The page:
March Networks SME Server 5

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March Networks SME Server 5 Free (ServiceLink $175/month)


In a Nutshell

Rating:five penguins


  • Easy to install and manage
  • Free, as in beer
  • RAID-1 support out of the box
  • Enterprise-class network monitoring and auto-update service available at additional cost

Reviews (SME)
Roll Your Own: March Networks’ SME Server 5 allows you to customize your own network appliance.


  • Product name lacks sex appeal
  • Still based on older 2.2 kernel

Additional Resources

Developer site with free download


Compaq site with ML300 SME Server 5 preloads

We’ve reviewed quite a few Linux-based network appliances over the past few months, in- cluding Cobalt’s Qube 3/RaQ4, Technauts’ eServer.net, Dell’s PowerApp, and the Celestix Aries. While many of them are easy to use and install, they all have one minor problem: they cost money.

Sure, you could go down to your local CompUSA or Fry’s and pick up a disposable PC for $600-$700 and install Red Hat or another distro on it, but it would actually require time and effort to configure properly. And, your average small or medium-sized business with minimal Linux (or even computing) expertise is not able to easily do that. Plug-and-play appliances like the Qube 3 are ideal for that kind of environment; however, those devices tend to be underpowered and can’t be easily upgraded. For those of us who like to roll our own solutions, it’s annoying that Cobalt has never made its software available to the public.

Enter March Networks SME Server 5 (the SME stands for Small/Medium/Enterprise), a free, easy-to-install appliance Linux distribution with a lousy name. We preferred e-Smith, its name before the Mitel acquisition, but that’s not going to stop us from recommending SME Server to anyone looking for a quick and easy way to put a Net appliance on their LAN.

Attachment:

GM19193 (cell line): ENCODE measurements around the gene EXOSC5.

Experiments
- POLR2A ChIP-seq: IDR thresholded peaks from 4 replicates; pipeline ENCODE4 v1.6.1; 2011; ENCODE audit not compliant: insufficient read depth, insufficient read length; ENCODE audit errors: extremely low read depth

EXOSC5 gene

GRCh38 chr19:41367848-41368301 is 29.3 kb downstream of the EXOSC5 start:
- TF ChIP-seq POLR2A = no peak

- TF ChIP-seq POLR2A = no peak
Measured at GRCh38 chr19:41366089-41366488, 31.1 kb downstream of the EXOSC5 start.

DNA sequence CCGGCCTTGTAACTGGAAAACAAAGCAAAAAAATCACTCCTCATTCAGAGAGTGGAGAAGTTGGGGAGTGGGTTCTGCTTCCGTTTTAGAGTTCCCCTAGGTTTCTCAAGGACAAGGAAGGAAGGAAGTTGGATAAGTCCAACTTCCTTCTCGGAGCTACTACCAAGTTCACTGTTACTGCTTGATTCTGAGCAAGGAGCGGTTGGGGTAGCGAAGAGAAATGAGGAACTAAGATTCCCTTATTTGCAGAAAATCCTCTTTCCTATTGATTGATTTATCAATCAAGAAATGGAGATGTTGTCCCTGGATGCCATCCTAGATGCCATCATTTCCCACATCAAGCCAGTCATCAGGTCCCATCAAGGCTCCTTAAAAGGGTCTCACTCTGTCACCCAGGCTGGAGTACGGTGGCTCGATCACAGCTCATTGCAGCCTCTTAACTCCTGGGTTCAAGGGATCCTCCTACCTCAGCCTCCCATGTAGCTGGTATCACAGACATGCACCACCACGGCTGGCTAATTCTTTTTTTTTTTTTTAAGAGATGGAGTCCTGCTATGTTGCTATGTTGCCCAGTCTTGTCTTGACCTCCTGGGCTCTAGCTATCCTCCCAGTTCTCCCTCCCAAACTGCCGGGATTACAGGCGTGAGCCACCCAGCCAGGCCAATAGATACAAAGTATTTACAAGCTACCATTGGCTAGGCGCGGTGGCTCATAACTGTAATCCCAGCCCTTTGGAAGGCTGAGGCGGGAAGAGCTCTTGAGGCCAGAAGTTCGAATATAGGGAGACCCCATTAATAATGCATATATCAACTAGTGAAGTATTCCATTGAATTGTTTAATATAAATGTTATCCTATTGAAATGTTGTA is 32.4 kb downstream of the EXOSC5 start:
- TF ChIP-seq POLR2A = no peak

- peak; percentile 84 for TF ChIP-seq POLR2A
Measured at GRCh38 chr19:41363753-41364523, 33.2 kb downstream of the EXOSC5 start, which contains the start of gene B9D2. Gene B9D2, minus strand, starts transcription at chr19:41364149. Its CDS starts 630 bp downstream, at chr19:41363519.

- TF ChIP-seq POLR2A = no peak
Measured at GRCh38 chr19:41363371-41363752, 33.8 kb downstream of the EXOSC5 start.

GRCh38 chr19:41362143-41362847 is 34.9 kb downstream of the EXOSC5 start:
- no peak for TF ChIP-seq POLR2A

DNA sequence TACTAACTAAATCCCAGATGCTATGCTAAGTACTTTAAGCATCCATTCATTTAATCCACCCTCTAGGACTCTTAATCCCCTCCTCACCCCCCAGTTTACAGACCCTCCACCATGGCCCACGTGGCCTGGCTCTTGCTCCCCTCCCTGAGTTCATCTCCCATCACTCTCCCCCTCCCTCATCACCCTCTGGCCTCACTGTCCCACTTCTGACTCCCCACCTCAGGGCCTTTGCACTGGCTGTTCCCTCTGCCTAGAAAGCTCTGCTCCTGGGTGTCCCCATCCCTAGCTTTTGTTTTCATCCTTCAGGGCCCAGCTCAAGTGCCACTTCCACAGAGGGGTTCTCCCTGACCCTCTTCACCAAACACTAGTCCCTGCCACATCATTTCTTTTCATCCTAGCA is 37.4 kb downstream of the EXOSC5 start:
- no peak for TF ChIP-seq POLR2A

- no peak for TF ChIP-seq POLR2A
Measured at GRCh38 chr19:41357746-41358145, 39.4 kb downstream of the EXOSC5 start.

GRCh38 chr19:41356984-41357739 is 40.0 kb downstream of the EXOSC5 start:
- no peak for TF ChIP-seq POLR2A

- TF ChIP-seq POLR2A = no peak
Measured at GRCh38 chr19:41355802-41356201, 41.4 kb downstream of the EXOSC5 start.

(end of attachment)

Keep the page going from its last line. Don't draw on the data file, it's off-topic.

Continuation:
Aimed at system integrators, SME Server 5 can be easily downloaded as a 300 MB ISO CD image from the e-smith. org Web site and burned onto a CD-R; it can also be ordered in nice red-and-white cardboard boxes from Mitel if you sign up as an integrator partner. Installation is a breeze; simply pop the CD into any old PC, boot, follow a few simple prompts, and in minutes you’ve got a server on your LAN. No kidding.

SME Server may be free, but it still has the same features you’d expect of an expensive Linux appliance like the Qube; it supports RAID-1 disk mirroring right out of the box, and as long as you have two hard disks (IDE or SCSI) installed, the installation program will automatically prompt you to enable RAID. Additionally, SME Server can be used as an Internet gateway, and like other plug-and-play appliances, all of its functionality is manageable via Web interface.


So how does Mitel make money on this? Simple: while the base software is free, Mitel (March Networks) offers an update and monitoring service called ServiceLink; they charge on a subscription basis if you want their 24×7 network operations center to take care of your customer’s box for you. This includes virus scanner updates, automatic software updates, point-and-click IPSEC Virtual Private Networks, DNS services, and guaranteed e-mail. Major software updates such as bug and security fixes are free, but if you don’t elect to use ServiceLink you’ll have to install them manually with their Web interface.

SME Server 5 with ServiceLink is already starting to get significant attention. Compaq is now offering pre-loaded SME Server Proliant ML300s with ServiceLink through one of their distributor partners, PC Connection.

If you’re looking to roll your own Net appliance for either yourself or customers on a shoestring budget, but don’t want to sacrifice ease-of-use or performance, definitely give the March Networks SME Server 5 a spin.



Linux Magazine /
December 2001 / REVIEWS
SME Server Is Five Star

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